From objecting to school rules that required girls to take sewing and cooking while boys got to learn how to use tools, to arguing in court as a lawyer for the ACLU in the 1970s against rules and policies that treat women and men differently for no good reason, RBG has used dissent as a force to change society. Her example shows kids (and adults): go ahead and say no. Dissent. Push back. But: do it in a way, if possible, that causes people to join with you. Listen to the arguments on the other side of your position. Choose your battles. Think before speaking. 

Is it any wonder that I thought she was a great person to introduce to young people in a picture book? When we--the people at Simon & Schuster, my agent Caryn Wiseman, me, and the illustrator Elizabeth Baddeley--realized in 2015 that there wasn't yet a picture book about RBG, we were surprised. And then we worked really hard and really fast to make our picture book the first one. 

A couple of other things that were intentional in creating this book: Early on, once I realized the "I dissent" theme for telling RBG's story, I also realized that this presented a fun opportunity to fill the book with lots of great vocabulary words. So I Dissent stresses lots of vivid synonyms for "dissent," and they are rendered in Elizabeth's strong, bright hand lettering. I also realized that RBG, known as a very serious person, is so much more--she can be quite funny, and she certainly appreciates humor. So while the book doesn't portray her cracking jokes, both text and illustrations include humorous touches, to capture the humor and fun of Ruth Bader Bader Ginsburg.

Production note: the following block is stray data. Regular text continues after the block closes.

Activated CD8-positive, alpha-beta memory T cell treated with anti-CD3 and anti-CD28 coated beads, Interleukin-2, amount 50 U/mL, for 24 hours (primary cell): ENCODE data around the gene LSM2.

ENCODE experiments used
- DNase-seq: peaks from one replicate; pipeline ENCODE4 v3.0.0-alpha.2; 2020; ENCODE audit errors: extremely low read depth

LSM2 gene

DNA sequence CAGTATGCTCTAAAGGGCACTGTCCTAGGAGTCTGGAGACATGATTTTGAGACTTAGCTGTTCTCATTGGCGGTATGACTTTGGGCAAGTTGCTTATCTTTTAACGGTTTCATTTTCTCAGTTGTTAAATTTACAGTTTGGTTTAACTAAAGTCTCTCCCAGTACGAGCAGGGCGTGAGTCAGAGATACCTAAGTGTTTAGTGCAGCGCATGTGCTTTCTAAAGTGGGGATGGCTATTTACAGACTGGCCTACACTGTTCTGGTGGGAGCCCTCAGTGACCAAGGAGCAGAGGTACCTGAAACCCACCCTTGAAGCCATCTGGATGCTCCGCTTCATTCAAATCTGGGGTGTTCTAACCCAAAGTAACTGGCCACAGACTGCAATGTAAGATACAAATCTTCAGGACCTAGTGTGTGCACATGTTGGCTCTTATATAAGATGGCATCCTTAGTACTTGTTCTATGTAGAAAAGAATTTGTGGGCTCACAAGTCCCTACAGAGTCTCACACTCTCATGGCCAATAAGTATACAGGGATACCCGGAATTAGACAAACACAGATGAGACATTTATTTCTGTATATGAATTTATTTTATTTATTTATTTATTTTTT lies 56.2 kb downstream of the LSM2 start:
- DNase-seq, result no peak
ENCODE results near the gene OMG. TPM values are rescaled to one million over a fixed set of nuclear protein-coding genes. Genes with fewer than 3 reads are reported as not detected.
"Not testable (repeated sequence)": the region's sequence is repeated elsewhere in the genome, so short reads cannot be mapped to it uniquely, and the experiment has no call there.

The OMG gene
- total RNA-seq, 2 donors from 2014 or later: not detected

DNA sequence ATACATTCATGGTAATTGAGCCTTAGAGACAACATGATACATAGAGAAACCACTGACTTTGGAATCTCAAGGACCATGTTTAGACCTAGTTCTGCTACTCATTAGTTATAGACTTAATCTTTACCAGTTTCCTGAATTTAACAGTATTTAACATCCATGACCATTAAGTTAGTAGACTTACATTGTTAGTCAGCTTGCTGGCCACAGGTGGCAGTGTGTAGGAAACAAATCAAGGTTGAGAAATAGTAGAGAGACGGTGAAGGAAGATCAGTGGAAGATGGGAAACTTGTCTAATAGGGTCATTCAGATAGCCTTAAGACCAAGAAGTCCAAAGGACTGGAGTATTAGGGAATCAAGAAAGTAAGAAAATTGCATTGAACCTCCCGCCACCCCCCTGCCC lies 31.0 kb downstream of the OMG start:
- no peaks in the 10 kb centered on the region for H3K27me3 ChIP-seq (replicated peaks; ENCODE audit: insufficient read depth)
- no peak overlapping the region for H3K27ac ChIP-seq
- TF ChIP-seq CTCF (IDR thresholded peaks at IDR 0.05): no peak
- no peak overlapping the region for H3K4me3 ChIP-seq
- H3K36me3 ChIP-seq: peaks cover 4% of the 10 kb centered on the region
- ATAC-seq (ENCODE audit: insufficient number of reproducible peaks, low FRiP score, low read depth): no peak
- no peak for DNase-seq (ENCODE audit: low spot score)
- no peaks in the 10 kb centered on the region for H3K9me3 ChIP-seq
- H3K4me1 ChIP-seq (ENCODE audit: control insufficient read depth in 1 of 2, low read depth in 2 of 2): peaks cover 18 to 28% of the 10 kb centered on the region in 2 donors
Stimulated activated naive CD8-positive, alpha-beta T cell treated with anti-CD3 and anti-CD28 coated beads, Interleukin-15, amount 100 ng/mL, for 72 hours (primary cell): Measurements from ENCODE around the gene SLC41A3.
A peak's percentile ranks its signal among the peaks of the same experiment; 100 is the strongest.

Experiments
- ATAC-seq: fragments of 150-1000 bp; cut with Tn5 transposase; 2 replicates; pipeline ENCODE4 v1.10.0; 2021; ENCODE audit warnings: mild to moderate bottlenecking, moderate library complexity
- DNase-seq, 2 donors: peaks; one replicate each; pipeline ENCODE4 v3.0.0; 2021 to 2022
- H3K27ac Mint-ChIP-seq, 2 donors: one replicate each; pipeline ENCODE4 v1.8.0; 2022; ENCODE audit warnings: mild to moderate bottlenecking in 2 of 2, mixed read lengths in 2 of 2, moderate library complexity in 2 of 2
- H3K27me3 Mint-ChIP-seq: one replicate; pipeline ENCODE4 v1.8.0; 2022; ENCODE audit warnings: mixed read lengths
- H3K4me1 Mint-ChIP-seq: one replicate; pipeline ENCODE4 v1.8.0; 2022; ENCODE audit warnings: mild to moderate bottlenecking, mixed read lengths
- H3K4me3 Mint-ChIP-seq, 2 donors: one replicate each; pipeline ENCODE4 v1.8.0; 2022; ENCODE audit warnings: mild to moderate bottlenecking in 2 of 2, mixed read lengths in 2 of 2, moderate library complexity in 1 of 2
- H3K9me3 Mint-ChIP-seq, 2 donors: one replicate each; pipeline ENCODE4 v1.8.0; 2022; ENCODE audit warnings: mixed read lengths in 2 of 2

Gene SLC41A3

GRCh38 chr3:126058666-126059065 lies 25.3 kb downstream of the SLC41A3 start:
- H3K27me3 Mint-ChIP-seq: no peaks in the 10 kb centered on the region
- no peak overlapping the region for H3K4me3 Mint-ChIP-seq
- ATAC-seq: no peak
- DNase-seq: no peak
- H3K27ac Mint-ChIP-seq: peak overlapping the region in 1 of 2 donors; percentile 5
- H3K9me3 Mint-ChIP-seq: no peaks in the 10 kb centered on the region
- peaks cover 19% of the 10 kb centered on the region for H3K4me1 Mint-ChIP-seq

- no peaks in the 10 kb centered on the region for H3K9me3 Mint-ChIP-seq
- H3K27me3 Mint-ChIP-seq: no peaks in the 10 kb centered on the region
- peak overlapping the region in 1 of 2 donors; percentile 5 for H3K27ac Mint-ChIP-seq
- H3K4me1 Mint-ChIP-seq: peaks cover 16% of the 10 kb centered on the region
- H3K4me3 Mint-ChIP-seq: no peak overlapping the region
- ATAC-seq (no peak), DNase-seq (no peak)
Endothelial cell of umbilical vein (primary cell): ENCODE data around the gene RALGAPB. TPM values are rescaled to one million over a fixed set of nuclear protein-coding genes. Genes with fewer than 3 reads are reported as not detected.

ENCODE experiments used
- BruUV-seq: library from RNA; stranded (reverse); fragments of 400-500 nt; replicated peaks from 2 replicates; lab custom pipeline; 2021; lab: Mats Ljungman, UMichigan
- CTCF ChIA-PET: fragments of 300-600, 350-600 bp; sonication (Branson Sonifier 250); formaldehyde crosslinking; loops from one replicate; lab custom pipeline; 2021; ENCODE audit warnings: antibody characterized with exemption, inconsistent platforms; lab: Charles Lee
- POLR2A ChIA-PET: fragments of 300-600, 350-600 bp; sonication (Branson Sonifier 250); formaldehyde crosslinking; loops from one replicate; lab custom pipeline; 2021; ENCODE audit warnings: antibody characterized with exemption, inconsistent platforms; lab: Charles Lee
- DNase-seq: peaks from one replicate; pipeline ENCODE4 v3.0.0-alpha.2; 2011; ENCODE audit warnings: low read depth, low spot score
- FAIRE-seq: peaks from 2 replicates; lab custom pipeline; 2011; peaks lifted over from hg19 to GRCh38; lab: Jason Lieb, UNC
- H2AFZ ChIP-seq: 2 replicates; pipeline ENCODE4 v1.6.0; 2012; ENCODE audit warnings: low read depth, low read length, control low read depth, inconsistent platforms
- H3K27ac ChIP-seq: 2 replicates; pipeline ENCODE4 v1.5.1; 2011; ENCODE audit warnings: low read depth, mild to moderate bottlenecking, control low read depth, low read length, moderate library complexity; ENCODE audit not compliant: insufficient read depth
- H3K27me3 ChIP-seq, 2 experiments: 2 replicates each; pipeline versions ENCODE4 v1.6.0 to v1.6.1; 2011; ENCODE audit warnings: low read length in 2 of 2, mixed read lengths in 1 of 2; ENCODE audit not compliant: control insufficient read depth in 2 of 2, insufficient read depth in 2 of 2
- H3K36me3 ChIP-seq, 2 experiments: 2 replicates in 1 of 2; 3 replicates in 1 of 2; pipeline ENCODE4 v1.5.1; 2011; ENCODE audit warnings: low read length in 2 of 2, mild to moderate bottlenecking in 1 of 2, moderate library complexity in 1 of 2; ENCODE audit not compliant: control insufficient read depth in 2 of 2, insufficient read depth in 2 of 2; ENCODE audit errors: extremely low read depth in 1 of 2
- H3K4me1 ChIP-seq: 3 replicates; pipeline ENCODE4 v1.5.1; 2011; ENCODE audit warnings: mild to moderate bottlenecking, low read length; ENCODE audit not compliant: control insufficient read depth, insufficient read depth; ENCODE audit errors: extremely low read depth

Having I Dissent recognized by my SCBWI colleagues through the Crystal Kite Award, in a field of many outstanding books and in a vote by so many talented writers and illustrators, is so meaningful and rewarding.

Author Debbie Levy

Lee: How long have you been involved with SCBWI, and can you share what you feel you’ve gained by being a member?

Debbie: I have been a member of SCBWI for many years--at least fifteen, maybe more. When I started writing for children, SCBWI offered information, instruction, and advice through its publications, conferences, and informal gatherings. It offered a community and new friends. And as I've gained more experience as an author, you know what--those same offerings still make SCBWI an indispensable part of my writing life! 

Lee: Do you have any advice to share with other children’s book writers and illustrators?

Debbie: If they're reading this, presumably they're SCBWI members, so they've already taken the first piece of advice I would have given them!

Thanks Debbie, and again, Congratulations on I Dissent winning the Crystal Kite Award!

You can find out more about Debbie at her website,

Illustrate and Write On,

Tuesday, August 8, 2017

Five Lessons from 100 Published Picture Book Authors - A Guest Post by Hannah Holt

I saw Hannah talking about this research on social media, and invited her to blog about it here. I'm so glad she took me up on it...

2018 Debut Picture Book Author Hannah Holt

Earlier this year, I joined Epic Eighteen—a group of picture book authors and illustrators with 2018 debuts. It’s been great rubbing shoulders with other almost-authors, and it’s made me think deeply about the practical aspects of this beautiful yet challenging career.

For example, everyone in the group has another source of income besides writing. Are any picture book authors living solely on writing? Also, some authors have agents. Others don’t. How essential is an agent? To answer these and other questions, I created an anonymous survey. So far, 135 published picture book authors have participated, and I’ve learned things, like...

1. You don’t need an agent to break into the picture book trade market.